22 Fiscal Year Agricultural Appropriations Bill: A good sign for the hemp industry
On June 29, the House Appropriations Committee ( Committee) Issued a draft bill for funding of agriculture, rural development, food and drug administration and related agencies for fiscal year 2022 ( 22 Fiscal Year Agricultural Appropriations Act), together with its Committee report, Which provides some promising regulations and instructions, which will greatly benefit the cannabis industry.
The following is an overview of the provisions in the bill and the instructions contained in the committee report:
Activities of the 2014 Farm Act (Article 741)
The bill clarifies the legality of hemp grown, processed, transported, sold, and converted into products under the 2014 Farm Act, and states that such hemp will still be legally used for commercial purposes after the 2014 Farm Act expires.
Extension of the 2014 Farm Act (Section 766)
The bill proposes to extend the 2014 Farm Bill to January 1, 2023-the deadline is currently set at January 1, 2022.This proposed extension is needed because the vast majority (75% to be precise) of all permitted land is subject to state plans under the 2014 Farm Act and implemented by states that strongly oppose the United States Department of Agriculture (USDA) Final rule Or face the major challenge of amending regulations to meet these requirements. Providing state regulators with more time to transition the industry to 2018 authorities should help reduce the negative impact of the USDA final rule on the industry.
THC limit Review
In its report, the committee expressed concern that the levels of THC allowed in cannabis “may be arbitrary and impose a burden on cannabis producers without scientific support”. indeed, We have explained This threshold can be traced back to 1976, when Canadian horticulturists Ernest Small and Arthur Cronquist published an article entitled Practical and natural classification of cannabis, Where the author explained:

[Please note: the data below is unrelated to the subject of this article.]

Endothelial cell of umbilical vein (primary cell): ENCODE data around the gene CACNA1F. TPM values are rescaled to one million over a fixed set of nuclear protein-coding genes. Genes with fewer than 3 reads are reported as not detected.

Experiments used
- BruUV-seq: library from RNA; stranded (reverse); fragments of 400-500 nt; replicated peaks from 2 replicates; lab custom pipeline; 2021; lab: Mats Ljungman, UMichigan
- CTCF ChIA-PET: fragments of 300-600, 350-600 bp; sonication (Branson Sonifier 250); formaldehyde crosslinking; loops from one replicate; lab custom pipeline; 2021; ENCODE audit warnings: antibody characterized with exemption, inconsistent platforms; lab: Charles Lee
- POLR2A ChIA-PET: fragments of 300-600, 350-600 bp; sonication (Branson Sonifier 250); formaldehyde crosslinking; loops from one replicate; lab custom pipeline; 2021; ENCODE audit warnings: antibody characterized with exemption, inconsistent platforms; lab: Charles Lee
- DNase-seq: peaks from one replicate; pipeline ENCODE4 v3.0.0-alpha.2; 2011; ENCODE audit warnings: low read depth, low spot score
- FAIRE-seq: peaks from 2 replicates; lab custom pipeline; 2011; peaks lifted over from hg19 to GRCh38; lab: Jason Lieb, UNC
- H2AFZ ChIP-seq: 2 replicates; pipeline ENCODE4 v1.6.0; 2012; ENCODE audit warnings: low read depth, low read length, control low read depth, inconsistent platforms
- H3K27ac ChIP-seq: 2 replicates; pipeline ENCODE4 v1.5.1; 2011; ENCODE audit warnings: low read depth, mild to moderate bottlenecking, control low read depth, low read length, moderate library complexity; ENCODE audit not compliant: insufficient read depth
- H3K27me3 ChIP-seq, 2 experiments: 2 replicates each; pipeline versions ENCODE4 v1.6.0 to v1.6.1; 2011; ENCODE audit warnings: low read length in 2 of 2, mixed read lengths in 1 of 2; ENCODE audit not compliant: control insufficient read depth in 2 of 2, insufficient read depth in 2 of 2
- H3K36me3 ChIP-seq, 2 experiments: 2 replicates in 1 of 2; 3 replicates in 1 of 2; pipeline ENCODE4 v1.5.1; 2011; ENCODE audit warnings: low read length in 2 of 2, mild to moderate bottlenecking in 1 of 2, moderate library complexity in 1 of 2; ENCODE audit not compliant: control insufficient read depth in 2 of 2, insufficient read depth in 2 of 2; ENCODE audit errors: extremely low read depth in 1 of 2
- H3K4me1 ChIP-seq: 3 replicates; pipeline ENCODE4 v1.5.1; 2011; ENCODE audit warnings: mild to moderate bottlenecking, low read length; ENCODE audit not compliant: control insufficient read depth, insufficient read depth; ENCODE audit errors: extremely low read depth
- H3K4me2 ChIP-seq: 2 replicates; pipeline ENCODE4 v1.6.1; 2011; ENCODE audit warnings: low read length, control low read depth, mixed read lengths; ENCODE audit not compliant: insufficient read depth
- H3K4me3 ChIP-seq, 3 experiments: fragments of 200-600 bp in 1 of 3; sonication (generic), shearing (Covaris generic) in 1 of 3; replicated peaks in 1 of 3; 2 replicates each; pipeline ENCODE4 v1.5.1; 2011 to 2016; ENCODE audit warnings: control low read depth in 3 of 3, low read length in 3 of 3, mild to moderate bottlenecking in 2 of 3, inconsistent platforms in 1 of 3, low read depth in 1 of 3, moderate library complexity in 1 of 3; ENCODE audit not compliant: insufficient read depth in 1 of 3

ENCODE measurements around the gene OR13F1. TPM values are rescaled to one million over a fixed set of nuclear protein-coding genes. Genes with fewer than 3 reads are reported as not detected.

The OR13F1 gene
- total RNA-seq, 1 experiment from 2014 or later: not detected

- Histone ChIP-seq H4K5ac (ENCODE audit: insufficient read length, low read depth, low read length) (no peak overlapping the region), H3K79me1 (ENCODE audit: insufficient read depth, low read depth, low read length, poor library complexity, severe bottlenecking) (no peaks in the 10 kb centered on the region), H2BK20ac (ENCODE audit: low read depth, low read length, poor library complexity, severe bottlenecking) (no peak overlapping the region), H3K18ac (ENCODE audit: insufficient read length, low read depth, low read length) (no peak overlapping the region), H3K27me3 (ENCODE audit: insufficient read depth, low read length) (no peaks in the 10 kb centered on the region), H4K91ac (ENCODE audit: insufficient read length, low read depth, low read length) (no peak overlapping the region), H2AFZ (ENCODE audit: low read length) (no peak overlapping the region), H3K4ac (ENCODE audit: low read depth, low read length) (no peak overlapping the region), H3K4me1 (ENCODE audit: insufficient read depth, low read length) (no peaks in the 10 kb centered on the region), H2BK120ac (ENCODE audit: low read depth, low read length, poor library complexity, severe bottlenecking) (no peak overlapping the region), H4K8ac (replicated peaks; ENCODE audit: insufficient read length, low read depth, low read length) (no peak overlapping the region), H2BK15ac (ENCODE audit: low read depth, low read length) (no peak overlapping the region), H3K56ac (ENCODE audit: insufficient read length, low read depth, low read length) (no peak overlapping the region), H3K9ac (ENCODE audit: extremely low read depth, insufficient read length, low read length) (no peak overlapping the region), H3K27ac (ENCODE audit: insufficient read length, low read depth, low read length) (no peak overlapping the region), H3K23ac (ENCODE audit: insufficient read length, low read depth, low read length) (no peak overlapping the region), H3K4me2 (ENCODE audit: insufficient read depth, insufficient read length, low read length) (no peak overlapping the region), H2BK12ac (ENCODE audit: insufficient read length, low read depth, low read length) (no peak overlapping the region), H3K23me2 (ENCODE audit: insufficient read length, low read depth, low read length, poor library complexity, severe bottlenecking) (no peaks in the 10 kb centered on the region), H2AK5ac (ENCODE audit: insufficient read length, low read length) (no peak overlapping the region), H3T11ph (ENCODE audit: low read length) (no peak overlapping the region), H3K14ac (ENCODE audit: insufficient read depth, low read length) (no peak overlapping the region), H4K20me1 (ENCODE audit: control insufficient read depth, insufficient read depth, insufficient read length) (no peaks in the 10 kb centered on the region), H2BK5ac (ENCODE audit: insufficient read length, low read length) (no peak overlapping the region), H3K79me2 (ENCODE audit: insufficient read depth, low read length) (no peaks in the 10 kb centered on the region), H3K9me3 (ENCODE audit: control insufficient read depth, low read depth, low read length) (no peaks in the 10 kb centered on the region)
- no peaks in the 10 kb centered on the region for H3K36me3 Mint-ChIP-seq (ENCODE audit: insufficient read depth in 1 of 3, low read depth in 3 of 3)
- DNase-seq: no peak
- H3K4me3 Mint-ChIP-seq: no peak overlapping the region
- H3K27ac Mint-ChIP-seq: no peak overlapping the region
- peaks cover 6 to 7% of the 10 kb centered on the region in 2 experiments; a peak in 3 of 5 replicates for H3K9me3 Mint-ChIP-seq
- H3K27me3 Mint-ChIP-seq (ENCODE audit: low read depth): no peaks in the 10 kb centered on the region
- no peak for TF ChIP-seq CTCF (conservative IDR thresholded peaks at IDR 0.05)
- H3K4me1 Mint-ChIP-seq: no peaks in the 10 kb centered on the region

“It should be noted that we arbitrarily adopted a concentration of 0.3% delta-9 THC (dry weight basis) in the young, vigorous leaves of relatively mature plants as a guide to distinguish the two types of plants.”
To solve this problem, the committee instructed the U.S. Department of Agriculture, the U.S. Department of Health and Human Services (HHS) and the Drug Enforcement Administration (DEA) to “study and report to Congress whether there is a scientific basis for the current restrictions.” Cannabis contains 0.3% THC, and when necessary Alternative levels are recommended at the time. “
Admission to the colored community
The Committee also expressed concern about the drug felony ban imposed by the 2018 Farm Bill, which has a disproportionate impact on communities of color, thereby creating barriers to entry into the industry for those people targeted by drug policies. Therefore, the committee directed the USDA to determine these barriers to entry and make recommendations on how to ensure that communities of color have equal opportunities and opportunities to participate in this emerging market.
Cannabis extract conditioning
The committee report also resolved the inconsistency between the final US Department of Agriculture rules and the regulation of hemp production. DEA Provisional Final RuleThe committee stated in its report that “Congress intends to expand the definition of cannabis to include derivatives, extracts, and cannabinoids in order to avoid criminalizing cannabis processing,” and it understands that cannabis extracts in processing may temporarily exceed 0.3% THC threshold before packaging and selling as a finished product. In view of this, the committee instructed the USDA to coordinate directly with the DEA to provide guidance and information on intermediate extraction materials to the industry.
As these proposed amendments and instructions imply, the committee appears determined to establish a legal and regulatory framework to ensure the success of the cannabis industry. For this, we applaud its members.